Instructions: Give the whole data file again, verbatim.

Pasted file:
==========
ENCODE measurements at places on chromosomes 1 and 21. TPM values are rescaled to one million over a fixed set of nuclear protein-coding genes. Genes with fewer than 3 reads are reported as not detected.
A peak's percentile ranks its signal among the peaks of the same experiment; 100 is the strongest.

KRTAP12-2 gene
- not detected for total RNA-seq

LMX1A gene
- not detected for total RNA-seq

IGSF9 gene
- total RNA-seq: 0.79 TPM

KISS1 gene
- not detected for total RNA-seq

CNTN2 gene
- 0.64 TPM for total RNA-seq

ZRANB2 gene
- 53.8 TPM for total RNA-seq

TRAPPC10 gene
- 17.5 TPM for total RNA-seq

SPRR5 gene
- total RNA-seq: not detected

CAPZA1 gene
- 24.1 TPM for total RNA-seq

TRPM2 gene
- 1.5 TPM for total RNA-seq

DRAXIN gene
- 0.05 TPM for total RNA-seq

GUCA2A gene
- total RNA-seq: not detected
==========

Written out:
ENCODE measurements at places on chromosomes 1 and 21. TPM values are rescaled to one million over a fixed set of nuclear protein-coding genes. Genes with fewer than 3 reads are reported as not detected.
A peak's percentile ranks its signal among the peaks of the same experiment; 100 is the strongest.

KRTAP12-2 gene
- not detected for total RNA-seq

LMX1A gene
- not detected for total RNA-seq

IGSF9 gene
- total RNA-seq: 0.79 TPM

KISS1 gene
- not detected for total RNA-seq

CNTN2 gene
- 0.64 TPM for total RNA-seq

ZRANB2 gene
- 53.8 TPM for total RNA-seq

TRAPPC10 gene
- 17.5 TPM for total RNA-seq

SPRR5 gene
- total RNA-seq: not detected

CAPZA1 gene
- 24.1 TPM for total RNA-seq

TRPM2 gene
- 1.5 TPM for total RNA-seq

DRAXIN gene
- 0.05 TPM for total RNA-seq

GUCA2A gene
- total RNA-seq: not detected